I made the comment on another post that the overall rating of a series was determined by its conclusion.
I’ve been thinking about this a lot since I watched the last episode of Enterprise about a week ago. The obvious parallel is the series Lost, which, at best, had a mediocre series finale. In hindsight, I still think that Lost was an excellent series. I watched it from beginning to end, with great anticipation as to what was coming next. The fact that the conclusion of the series disappointed me, as it did so many others, does not in any way diminish its impact. I wish the last episode had blown me away, and it didn’t. But, ignore that episode, and what remains is something that’s still pretty great.
I find myself in the same situation with Enterprise. I would rather believe that the final episode didn’t exist. It’s not horrible (I gave it a rating of 3 of 5 stars), but it is not of-a-piece with the rest of the season, let alone the entire series.
Enterprise, at least through the fourth seasons of TNG, DS9, Voyager and Enterprise, may even be my favorite of what I call the “Next-Gen Era” Star Trek series. I’m tempted to give the advantage to TNG, but my ratings during this rewatch don’t really bear that out. Taken as a whole, an entire seven series, I think Next Generation will still be my favorite. But, Deep Space 9 and Enterprise are giving it a run for its money. Sadly, there’s no contest for last place. There’s a lot I love about Star Trek: Voyager, but it’s my least favorite of the series. At least, so far.
I did not expect to like Enterprise as much as I have. I never even saw an episode of the series until it was cancelled.
It’s a shame that the series was cancelled, the first Trek series to claim that distinction since the original ’66 series. I would rather have seen the series run its course, ending when the creative forces behind the show felt that they had reached a natural conclusion. As it stands, I felt that the ending of the series was forced upon us. More on the last episode later. For now, let’s talk about Season 4 as a separate entity.
It is the characters who make the series. You can read my reviews of Seasons 1 through 3 to get my views on that. My opinions haven’t changed. The main characters in this series are Captain Jonathan Archer, Commander Charles “Trip” Tucker III, and the Vulcan T’Pol. That doesn’t change this season. Lt. Malcolm Reed continues to occupy a tier of his own, the JV Squad to our top-3. Doctor Phlox, Lt. Commander Hoshi Sato, and Ensign Travis Mayweather round out our main cast, utility players that never stand out as superstars, for the most part.
During Season 4, we get several story arcs. It starts off weakly with another Nazi Earth story. I’m not a fan of science-fiction Nazi stories, and I wasn’t a fan of this one. When the season began, I thought that this was one of the reasons the series was cancelled.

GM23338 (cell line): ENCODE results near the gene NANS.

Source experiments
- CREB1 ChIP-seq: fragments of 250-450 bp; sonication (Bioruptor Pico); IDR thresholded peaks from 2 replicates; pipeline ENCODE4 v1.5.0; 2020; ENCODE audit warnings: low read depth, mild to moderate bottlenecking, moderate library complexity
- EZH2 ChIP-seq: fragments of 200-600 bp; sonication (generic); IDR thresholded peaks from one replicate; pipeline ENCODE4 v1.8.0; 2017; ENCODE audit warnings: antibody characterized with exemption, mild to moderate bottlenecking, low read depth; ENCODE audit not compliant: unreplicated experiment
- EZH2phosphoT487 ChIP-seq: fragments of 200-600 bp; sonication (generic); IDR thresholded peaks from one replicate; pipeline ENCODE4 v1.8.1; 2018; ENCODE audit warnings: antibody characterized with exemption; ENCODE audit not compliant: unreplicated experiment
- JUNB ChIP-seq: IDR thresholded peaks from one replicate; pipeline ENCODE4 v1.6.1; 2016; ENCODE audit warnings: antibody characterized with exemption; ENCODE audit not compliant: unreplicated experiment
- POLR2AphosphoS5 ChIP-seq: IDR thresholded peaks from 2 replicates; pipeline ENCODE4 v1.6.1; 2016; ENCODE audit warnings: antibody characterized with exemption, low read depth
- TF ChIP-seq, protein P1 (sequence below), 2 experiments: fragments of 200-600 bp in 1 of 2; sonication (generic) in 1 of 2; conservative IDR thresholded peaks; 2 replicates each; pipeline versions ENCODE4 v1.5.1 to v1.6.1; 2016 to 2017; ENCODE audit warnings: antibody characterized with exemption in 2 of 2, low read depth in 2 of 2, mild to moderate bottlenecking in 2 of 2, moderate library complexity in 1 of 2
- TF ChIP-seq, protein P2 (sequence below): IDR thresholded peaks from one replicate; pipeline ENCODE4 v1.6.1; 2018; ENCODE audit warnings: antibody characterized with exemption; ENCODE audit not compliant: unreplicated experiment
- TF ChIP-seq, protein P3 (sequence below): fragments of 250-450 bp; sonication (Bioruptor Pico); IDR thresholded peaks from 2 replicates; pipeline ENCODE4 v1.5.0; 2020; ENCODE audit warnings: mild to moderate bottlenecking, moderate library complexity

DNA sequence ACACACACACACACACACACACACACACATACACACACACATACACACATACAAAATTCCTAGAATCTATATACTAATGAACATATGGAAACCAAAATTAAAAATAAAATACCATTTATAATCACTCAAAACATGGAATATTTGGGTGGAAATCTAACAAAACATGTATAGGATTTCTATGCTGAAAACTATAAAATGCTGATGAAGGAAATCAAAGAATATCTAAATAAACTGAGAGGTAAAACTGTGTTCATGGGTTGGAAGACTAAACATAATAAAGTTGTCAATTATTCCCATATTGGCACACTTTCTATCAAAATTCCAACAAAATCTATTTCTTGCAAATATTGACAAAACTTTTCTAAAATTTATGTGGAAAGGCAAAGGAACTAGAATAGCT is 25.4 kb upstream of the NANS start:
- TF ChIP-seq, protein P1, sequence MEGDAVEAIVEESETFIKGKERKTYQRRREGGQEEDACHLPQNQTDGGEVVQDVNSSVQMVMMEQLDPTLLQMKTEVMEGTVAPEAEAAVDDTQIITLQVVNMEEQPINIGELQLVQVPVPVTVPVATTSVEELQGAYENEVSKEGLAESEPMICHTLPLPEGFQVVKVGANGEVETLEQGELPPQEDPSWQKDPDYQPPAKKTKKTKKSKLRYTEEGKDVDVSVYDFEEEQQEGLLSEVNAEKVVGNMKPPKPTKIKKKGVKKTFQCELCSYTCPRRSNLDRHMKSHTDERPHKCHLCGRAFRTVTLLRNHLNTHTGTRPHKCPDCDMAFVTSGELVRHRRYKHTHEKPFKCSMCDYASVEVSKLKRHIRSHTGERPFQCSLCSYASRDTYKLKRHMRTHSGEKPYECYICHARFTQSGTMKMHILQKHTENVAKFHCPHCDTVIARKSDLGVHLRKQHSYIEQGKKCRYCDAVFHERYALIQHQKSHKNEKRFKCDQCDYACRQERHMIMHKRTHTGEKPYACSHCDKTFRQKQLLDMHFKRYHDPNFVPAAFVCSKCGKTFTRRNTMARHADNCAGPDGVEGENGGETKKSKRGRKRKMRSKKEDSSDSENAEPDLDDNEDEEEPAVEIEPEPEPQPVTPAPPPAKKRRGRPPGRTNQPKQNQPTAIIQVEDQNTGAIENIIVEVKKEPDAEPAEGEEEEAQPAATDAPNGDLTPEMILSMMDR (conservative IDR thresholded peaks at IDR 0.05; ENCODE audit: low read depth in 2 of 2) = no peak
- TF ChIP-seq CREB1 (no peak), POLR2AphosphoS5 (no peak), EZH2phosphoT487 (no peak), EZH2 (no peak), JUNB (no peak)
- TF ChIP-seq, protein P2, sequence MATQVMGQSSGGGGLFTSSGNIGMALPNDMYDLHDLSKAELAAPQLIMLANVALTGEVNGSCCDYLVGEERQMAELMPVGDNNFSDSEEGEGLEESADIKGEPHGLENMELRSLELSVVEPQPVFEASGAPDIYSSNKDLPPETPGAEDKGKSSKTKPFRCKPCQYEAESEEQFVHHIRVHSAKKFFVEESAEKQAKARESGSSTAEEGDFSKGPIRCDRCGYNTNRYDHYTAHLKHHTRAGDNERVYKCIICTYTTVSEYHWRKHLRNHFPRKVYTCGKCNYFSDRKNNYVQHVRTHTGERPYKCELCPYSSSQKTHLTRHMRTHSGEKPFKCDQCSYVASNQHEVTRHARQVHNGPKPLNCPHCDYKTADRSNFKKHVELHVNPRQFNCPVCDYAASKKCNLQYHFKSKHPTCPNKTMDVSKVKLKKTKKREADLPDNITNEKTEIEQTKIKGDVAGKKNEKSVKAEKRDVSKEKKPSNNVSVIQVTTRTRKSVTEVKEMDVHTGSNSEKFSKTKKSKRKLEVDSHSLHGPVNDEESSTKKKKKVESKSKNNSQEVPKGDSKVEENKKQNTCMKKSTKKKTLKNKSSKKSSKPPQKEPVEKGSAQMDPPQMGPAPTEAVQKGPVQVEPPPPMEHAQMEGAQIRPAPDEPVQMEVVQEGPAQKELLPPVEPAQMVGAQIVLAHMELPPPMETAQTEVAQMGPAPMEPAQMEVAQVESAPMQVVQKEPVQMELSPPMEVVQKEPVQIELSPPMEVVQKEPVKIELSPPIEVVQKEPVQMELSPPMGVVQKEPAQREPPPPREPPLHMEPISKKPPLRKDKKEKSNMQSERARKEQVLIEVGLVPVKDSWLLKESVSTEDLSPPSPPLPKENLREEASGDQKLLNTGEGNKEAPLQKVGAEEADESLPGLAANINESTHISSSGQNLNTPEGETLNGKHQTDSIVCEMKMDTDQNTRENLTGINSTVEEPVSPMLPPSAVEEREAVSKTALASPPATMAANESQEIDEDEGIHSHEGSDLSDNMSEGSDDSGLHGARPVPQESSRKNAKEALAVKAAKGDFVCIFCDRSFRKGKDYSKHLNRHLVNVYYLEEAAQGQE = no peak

Then the stories improved. We get an arc starring Brent Spiner as Dr. Arik Soong, the creator of augments that remind us of “Space Seed” and Wrath of Khan. Then we spend some time on Vulcan and learn more about the internal political struggles there. Reed betrays Captain Archer because of loyalty to some old spy outfit he was a part of. Phlox helps the Klingons cure some sort of plague while explaining the difference in Klingon appearance over the years (except for Discovery). We also get a dose of an ultra-conservative Earth-First movement with the group Terra Prime, which is headed up by Peter Weller, Robocop himself. Ultimately, we spend some time in the Mirror Universe, keeping in touch with our TOS roots.
Overall, this is the highest rated fourth season between TNG, DS9, Voyager and Enterprise, at least in my opinion.
And, then the series finale.
There seems to be a general consensus between fans, actors and showrunners, that “These Are The Voyages . . .” was just not a good episode. I can speak only for myself, but this is why I think this wasn’t a good finale episode. The framing device, in which William T. Riker of the U.S.S. Enterprise-D uses the holodeck to re-live the final mission of the Enterprise NX-01, immediately puts distance between the story characters and the viewer. We’re viewing a recreation of something that happened two centuries earlier. Plus, the NX-01 story takes place at least six years after the events of the last Enterprise episode we watched. More distance.
The NX-01 is about to be decommissioned, we find out. Also, Trip and T’Pol haven’t been a romantic couple in six years. Then [SPOILERS] Trip dies a heroic, but stupid, death in this episode.
I didn’t mind having William T. Riker and Deanna Troi in the episode, but their inclusion made this a TNG episode that happened to be about the characters in Enterprise. And, while it was watchable, it wasn’t really good. It may have been just okay as a normal episode, but it was not a good finale episode at all.
This episode is why I’ve taken a week before writing my Season 4 review. I didn’t want one episode to overshadow an entire season that, taken as a whole, was pretty good.
This was a great Trek series. I wish there were more episodes to watch.